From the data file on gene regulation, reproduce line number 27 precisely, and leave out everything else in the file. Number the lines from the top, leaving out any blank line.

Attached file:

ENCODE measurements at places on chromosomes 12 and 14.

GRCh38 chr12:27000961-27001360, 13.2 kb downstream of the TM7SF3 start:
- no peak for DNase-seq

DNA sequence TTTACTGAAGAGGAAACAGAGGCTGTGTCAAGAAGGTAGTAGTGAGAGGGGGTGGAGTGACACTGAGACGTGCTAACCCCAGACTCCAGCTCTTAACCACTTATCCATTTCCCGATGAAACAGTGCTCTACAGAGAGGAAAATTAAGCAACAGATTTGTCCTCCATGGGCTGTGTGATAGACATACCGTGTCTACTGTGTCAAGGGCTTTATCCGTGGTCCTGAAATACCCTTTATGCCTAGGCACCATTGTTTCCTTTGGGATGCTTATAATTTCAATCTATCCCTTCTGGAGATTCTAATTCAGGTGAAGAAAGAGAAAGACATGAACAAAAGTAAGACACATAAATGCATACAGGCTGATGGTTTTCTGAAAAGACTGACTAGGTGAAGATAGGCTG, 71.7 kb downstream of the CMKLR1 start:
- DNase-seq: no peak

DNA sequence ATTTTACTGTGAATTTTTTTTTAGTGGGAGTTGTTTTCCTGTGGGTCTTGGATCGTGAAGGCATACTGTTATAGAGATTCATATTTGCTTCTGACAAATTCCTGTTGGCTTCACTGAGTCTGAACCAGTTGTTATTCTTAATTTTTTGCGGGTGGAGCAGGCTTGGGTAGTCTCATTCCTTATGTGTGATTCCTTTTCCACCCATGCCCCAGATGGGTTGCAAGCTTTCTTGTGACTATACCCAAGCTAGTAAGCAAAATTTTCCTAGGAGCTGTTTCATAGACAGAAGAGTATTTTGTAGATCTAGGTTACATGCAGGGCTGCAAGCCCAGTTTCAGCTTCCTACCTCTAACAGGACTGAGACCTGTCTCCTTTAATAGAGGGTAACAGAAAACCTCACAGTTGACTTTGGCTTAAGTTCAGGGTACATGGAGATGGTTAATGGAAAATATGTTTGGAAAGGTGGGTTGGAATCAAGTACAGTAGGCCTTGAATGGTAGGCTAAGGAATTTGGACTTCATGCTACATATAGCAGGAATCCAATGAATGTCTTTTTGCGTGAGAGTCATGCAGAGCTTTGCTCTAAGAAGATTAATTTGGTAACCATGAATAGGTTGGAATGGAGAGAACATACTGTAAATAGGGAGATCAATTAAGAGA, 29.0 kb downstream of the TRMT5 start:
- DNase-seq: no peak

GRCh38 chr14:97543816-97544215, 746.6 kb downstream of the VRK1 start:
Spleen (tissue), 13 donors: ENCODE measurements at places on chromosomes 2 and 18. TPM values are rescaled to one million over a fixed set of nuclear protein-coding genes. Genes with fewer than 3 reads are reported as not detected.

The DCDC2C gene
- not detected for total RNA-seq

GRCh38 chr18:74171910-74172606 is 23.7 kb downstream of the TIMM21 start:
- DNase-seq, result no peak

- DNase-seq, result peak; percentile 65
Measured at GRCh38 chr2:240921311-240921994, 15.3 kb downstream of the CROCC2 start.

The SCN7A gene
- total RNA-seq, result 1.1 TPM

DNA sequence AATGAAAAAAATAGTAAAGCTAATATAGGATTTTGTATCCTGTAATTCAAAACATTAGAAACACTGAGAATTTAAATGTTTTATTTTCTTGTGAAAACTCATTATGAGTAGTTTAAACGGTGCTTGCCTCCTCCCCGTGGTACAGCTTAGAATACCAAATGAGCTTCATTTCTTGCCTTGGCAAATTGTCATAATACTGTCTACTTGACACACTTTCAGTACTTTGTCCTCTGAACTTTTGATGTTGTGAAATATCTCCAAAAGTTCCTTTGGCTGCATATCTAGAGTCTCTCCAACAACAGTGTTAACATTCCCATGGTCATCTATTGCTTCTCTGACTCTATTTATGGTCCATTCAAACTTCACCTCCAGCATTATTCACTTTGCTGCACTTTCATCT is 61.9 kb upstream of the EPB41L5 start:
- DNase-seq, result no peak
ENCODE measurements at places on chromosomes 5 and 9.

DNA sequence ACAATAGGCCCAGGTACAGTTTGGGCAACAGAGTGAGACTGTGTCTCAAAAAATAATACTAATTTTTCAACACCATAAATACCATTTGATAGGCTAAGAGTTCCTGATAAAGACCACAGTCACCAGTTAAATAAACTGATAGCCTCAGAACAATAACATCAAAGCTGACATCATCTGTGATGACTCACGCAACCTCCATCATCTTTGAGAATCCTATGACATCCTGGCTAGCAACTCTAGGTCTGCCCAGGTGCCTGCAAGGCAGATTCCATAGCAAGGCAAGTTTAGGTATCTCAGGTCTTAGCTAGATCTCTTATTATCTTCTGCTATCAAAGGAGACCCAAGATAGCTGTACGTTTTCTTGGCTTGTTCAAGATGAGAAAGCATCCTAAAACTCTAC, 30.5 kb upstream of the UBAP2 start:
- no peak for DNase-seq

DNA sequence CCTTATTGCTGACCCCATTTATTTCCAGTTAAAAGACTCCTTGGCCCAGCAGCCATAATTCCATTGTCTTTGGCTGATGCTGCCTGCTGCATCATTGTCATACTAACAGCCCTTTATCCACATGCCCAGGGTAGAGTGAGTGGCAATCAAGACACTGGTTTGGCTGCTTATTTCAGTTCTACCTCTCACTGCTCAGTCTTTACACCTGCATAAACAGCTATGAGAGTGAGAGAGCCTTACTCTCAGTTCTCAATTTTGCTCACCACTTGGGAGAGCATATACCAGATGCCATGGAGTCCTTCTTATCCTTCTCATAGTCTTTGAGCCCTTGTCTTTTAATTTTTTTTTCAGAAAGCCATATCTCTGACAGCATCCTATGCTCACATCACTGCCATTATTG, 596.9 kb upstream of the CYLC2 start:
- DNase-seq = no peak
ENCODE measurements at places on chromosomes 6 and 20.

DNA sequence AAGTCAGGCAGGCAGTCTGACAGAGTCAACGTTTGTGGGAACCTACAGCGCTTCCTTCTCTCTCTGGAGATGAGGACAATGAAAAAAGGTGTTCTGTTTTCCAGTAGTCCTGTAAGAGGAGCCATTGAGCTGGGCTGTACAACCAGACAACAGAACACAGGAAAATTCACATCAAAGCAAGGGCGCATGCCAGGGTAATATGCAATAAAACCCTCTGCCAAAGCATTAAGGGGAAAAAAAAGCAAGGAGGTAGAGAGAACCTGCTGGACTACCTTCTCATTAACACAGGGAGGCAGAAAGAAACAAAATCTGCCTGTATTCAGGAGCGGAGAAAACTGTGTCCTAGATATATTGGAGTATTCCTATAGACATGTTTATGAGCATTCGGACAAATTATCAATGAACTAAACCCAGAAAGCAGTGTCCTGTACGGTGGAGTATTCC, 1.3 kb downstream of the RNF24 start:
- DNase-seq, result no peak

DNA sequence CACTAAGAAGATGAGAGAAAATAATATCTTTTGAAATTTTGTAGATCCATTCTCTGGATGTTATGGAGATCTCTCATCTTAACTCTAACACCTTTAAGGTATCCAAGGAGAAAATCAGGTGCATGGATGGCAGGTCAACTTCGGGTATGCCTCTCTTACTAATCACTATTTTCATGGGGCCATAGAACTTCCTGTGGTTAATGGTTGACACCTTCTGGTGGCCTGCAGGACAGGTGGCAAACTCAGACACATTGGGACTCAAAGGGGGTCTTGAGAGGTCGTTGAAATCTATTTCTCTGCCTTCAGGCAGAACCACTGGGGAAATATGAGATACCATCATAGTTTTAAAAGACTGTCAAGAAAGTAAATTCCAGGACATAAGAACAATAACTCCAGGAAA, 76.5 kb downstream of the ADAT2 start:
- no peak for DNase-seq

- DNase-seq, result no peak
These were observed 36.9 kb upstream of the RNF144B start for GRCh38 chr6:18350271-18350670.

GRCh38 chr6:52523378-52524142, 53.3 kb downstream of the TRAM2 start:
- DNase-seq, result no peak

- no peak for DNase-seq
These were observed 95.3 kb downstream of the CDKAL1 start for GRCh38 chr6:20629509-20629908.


- DNase-seq, result no peak